1999 would then see that most difficult of tasks, a title defence. Things got off to a bad start – “I sold the championship winning car as we had been given a race car by a main dealer as part of a sponsorship package – it was a big mistake, the car was nowhere close to being the car our other one had been. There was an additional burden of carrying the race number ‘1’. It does seem to mean that people race a bit harder to try to beat you, whether for the lead or for tenth: we had more than our fair share of ‘incidents’ and actually finished third in the championship.”

A TVR Tuscan campaign continued into 2000, but without Hindley at the wheel – the team running customer cars. The team’s first steps into the British GT Championship were also taken that year, as Hindley reached a deal with Cor Euser to run a project with himself and Ian McKellar Jr. driving, in one of the awesome Marcos Mantaras.

Tech 9 was to be fully supported by Euser’s Eurotech concern, with the Liverpool base acting as a spares hub for both the Tech9 #9 car and the Euser / Lockie #1 car.

It all sounded very promising indeed, but a minor accident in Donington practice for the second race of the season saw the team withdraw from the meeting, as they were without even the most basic spares package: the promised supply had not arrived and the deal foundered soon afterwards.

It was midway through the season before the team regrouped, running a Porsche 993 GT2 for Jonathan Rowland and Ashley Ward. Further customer Porsche outings in the championship followed in 2001.

2002 saw the Tech 9 racing effort take a different course, turning towards the Porsche Carrera Cup, the team running up to three cars throughout the season. Hindley himself was back behind the wheel, and battled hard for the Championship against Mark Cole. “Mark beat me by just a couple of points for the title. It was a great season’s racing and working with the 996 GT3 Cup cars gave us great experience for the future.”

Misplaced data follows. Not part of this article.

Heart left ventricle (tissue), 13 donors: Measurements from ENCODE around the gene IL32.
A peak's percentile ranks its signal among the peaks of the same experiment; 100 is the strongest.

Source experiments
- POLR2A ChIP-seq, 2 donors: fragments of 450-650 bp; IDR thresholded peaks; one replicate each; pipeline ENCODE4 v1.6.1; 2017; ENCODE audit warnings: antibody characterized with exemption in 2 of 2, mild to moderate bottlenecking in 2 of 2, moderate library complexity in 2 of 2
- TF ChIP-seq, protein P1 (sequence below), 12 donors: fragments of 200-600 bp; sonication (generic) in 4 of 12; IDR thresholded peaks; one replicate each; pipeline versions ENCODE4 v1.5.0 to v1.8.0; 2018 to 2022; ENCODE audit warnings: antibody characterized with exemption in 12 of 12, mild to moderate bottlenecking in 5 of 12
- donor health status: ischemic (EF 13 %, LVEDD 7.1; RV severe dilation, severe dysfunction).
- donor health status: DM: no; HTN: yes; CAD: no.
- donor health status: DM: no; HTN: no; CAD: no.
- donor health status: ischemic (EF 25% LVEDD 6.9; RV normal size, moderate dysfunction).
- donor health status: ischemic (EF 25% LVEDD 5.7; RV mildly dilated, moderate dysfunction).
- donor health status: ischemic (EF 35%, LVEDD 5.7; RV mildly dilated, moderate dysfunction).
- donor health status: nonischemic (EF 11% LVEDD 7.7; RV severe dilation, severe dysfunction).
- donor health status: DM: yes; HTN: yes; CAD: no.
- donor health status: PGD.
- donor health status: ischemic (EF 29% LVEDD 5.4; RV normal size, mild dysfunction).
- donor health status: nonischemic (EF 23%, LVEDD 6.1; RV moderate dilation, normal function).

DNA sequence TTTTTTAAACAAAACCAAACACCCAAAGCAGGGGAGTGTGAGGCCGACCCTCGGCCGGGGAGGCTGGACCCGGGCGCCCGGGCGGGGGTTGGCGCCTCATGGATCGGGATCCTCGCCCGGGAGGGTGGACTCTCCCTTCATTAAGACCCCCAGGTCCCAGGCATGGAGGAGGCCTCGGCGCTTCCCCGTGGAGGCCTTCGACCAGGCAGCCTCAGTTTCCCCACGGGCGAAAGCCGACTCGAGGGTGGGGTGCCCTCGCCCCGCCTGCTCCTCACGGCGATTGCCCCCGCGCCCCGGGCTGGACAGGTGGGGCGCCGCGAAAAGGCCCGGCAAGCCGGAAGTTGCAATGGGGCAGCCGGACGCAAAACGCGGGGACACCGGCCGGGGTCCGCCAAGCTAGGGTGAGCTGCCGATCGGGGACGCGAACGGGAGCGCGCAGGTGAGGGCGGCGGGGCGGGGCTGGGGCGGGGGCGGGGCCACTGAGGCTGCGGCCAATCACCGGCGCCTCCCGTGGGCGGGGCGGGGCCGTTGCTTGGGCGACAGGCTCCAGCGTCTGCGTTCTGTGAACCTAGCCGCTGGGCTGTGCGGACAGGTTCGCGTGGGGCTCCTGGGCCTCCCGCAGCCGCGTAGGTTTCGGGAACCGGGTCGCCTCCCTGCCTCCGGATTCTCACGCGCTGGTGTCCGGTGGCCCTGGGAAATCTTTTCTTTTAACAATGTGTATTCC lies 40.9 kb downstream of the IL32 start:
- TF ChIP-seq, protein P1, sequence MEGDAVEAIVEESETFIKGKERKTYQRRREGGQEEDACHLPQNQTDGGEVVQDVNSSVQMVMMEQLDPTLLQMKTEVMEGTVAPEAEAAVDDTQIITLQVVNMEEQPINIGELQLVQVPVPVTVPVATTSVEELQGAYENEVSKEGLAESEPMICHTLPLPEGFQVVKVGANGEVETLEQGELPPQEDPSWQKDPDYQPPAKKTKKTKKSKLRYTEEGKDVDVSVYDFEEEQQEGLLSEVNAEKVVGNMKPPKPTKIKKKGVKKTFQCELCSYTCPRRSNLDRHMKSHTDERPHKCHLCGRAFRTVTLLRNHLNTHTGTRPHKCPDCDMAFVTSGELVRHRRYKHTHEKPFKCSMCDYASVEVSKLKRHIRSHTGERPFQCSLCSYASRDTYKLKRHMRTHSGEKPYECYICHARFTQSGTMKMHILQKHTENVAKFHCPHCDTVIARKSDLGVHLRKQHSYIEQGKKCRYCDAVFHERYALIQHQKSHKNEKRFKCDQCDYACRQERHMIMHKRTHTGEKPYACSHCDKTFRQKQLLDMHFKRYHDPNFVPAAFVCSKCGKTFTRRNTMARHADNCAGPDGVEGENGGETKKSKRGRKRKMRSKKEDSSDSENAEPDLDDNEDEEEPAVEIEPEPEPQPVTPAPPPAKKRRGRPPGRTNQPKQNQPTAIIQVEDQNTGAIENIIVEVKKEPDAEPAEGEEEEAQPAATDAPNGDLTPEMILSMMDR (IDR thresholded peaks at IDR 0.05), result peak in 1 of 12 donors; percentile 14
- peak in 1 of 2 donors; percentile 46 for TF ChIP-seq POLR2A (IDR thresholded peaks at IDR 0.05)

dailysportscar.com2003 saw a tie-in with GruppeM, in the brand new Cup class of the British GT Championship. The team dominated the year’s proceedings, finishing up with a title win for Matt Griffin and Patrick Pearce in the lead car (right), and a win for Tom Shrimpton, Liz Halliday and Amanda Stretton in the prestigious Spa 1000kms.

Tech 9 started the new season with Kenny Chen’s GruppeM Porsche 911 RSR under its wing, alongside a singleton Cup class Porsche. By mid-season though the RSR effort was back in the hands of an in house GruppeM squad and Hindley and co. were concentrating on their efforts to secure a second consecutive Cup class title. 2004’s races are well documented elsewhere on the site.


A two car entry in the dailysportscar.com Cup class at Thruxton could become a three car entry at Brands Hatch for the final 2004 Championship double header, while an N-GT car is a key part of the team’s 2005 plans.

“I’m looking to get a top class driver pairing in the car for a championship challenge alongside the Cup class effort. We would like to take the N-GT car and the #76 Cup car to Bahrain.”

With Tech 9 wins in all three major championships it has entered, the established order will no doubt be taking a close interest in the N-GT plans of the boys from Merseyside.